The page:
Phil Duncan and Oli De-Vine were fed up. While they spent most of their working day at Frontier Developments helping to craft brilliant games like Zoo Tycoon, they also loved to blow off steam at lunch with some expletive-filled co-op gaming. Yet during their eight years there, it wasn’t long before they had exhausted all the multiplayer classics. Frustrated, one question began repeatedly circling the duo’s mind – where are all the co-op games?
With online shooters and stat-crunching RPGs becoming all the rage, poor old couch co-op had been quietly resigned to the pages of history. If Duncan and Oli wanted to continue their lunchtime fun, there was only one option – they’d have to make their own co-op game. So they did.
In a past life, Duncan was a chef, and for him there was only one place that embodied the glorious collision of teamwork and mayhem that is co-op gaming – the kitchen. Soon their ideas grew along with their grins, and in no time their little lunchtime project was suddenly all grown up. Its name? Overcooked.
A little serving of co-op goodness
OK, now, we know what you’re thinking. “Sure, that’s a great story, but why would I want to play a video game where you chop up onions and shout at each other over the washing up?” Well, dear reader, the answer is because it’s bloody brilliant.
Overcooked went on to sell over a million copies across four platforms and gain (completely deserved) critical acclaim. But more importantly for this writer, it introduced countless friends to gaming who would never have touched a controller otherwise. It provided laughs, arguments, and quickly became the centrepiece for more than a few drunken nights. And now, almost two years later – its sequel, Overcooked 2 has arrived.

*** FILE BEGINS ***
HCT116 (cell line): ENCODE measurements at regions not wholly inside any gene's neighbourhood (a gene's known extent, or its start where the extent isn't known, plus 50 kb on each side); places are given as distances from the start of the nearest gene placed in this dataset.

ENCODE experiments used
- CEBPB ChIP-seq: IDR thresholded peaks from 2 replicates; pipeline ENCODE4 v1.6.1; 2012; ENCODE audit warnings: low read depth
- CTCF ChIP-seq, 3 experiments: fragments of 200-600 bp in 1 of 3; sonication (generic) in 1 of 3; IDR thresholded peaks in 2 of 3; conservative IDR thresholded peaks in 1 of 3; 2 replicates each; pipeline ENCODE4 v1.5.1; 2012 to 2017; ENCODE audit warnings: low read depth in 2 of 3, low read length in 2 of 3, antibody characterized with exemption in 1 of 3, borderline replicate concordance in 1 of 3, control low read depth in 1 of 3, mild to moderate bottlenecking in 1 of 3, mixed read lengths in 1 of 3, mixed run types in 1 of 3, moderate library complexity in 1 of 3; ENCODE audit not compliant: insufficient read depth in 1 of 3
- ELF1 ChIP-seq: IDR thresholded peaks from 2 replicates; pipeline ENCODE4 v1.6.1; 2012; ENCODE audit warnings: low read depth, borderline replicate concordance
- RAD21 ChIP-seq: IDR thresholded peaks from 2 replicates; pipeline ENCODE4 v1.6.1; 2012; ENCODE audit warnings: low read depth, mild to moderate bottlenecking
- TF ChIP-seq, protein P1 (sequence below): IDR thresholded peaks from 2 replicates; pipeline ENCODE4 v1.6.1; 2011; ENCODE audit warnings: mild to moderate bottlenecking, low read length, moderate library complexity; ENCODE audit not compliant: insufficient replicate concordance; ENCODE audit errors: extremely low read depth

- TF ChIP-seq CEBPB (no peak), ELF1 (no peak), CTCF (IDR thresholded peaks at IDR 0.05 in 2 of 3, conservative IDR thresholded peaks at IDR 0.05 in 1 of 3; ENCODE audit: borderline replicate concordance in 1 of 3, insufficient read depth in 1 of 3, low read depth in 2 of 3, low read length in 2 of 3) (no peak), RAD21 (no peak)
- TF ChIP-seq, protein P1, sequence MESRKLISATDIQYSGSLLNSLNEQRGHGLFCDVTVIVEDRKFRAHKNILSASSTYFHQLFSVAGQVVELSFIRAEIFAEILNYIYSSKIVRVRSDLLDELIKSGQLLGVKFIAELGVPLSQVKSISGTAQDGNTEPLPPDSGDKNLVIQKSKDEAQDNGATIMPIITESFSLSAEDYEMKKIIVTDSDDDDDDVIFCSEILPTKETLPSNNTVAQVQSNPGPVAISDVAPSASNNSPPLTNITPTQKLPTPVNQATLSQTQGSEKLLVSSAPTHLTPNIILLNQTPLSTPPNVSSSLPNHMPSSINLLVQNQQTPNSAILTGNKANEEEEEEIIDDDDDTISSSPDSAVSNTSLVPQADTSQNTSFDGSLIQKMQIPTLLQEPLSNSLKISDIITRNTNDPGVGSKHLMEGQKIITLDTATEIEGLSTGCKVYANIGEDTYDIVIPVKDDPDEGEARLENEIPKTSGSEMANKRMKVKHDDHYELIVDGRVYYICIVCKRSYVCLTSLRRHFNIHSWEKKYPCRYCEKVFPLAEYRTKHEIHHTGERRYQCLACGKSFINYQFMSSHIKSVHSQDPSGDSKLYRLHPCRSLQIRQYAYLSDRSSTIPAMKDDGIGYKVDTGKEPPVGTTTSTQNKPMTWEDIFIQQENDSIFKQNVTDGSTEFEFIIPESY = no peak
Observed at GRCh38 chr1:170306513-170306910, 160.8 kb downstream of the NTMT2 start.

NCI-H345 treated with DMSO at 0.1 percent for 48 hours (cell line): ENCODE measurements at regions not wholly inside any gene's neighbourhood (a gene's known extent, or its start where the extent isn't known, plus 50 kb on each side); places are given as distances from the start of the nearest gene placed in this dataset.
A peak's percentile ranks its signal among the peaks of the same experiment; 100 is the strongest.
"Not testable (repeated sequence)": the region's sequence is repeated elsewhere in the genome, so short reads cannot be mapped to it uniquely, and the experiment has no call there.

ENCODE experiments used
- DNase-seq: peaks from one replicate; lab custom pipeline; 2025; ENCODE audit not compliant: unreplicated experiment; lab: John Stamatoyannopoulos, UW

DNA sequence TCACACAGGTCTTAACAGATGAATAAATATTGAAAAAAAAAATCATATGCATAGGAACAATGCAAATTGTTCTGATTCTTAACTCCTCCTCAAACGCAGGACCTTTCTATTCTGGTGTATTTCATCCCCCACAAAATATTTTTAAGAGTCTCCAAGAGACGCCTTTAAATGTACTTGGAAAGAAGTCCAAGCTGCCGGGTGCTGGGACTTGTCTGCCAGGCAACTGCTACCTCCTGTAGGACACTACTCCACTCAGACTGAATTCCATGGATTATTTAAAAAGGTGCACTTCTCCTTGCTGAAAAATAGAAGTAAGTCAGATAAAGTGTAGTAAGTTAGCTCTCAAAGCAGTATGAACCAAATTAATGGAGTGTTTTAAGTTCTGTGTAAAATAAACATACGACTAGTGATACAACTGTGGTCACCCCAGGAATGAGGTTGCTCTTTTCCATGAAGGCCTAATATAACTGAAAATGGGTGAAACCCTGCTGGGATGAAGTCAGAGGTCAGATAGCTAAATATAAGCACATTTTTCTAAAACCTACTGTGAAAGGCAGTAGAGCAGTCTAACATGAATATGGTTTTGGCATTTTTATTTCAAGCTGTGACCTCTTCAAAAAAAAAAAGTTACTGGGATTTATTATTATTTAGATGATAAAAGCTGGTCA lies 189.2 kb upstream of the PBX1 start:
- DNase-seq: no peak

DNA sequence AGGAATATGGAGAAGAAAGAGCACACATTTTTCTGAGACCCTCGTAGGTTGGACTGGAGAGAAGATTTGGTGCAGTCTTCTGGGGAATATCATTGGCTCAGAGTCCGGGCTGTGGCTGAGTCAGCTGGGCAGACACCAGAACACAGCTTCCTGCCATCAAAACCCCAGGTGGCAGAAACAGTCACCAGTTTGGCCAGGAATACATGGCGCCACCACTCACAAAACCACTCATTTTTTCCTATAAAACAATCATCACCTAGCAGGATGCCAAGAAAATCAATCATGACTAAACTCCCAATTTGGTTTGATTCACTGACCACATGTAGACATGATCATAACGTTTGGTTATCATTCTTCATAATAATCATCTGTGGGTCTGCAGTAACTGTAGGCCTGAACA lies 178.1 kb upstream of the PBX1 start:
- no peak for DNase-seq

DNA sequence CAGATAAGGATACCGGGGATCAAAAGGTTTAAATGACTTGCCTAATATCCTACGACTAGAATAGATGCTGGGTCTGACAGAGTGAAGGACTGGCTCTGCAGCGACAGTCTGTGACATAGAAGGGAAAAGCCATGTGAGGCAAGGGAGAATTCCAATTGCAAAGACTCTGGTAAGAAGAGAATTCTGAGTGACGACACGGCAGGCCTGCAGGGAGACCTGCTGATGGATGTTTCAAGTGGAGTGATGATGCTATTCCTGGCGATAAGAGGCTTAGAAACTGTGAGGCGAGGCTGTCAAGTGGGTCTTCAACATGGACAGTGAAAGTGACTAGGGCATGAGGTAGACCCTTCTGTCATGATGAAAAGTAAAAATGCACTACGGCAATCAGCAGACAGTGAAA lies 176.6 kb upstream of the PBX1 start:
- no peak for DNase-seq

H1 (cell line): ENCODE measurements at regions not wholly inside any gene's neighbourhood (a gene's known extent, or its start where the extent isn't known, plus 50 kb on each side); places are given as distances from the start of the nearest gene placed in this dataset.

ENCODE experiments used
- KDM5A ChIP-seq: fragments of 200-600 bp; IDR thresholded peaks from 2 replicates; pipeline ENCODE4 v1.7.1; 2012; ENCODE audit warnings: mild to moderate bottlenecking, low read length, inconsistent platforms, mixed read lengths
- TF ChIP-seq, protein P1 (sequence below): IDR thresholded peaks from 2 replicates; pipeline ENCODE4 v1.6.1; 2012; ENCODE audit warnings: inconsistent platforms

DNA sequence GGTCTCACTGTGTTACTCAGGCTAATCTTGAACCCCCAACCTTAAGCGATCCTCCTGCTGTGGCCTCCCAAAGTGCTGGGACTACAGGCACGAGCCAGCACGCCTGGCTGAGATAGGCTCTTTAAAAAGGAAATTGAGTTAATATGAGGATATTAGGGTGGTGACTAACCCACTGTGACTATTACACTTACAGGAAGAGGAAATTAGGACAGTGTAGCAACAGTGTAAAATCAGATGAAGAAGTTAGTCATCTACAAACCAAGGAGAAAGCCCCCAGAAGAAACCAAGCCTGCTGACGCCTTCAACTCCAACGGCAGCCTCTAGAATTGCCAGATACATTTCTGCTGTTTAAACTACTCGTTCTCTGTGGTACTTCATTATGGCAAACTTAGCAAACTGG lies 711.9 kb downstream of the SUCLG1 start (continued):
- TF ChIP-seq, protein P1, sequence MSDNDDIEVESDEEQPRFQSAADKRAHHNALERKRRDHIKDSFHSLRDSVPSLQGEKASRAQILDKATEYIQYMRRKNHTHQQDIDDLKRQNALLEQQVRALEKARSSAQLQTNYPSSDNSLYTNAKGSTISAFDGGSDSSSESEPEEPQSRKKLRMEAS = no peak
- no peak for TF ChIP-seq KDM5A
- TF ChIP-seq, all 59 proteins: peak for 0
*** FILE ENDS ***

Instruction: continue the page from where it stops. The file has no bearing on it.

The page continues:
With a whole team now helping Duncan and Oli, needless to say, expectations were high. But with the original being such a breath of fresh air, we were surprised that our initial reaction to playing Overcooked 2 was actually one of utter disappointment.
After scrolling few a confusing character selection process and navigating a few noticeably prettier menu screens, the game’s first few levels seemed very much like a game we’d already played before.
Sure, there were new recipes to master, but couldn’t these just have been DLC? It didn’t help that those early levels were painfully easy, either. With its predecessor quickly (and brutally) slapping players into shape, we began to assume the worst. Have we bummed you out a bit now? Well, don’t worry – because once you get to the second world, Overcooked 2 reveals its true colours.
A tasty second helping
It turns out, there’s a very good reason that things feel basic and repetitive initially. Why? Because that’s the developers’ way of slowly preparing new players for the sheer amount of mayhem the game is about to throw at you.
And, boy, does it throw everything at you. Yes, even the kitchen sink. While the drip-feed of new recipes (including sushi, pasta and steamed dumplings) start off fairly easy to master, juggling them with Overcooked 2’s increasingly deviously designed stages quickly builds into a challenging crescendo.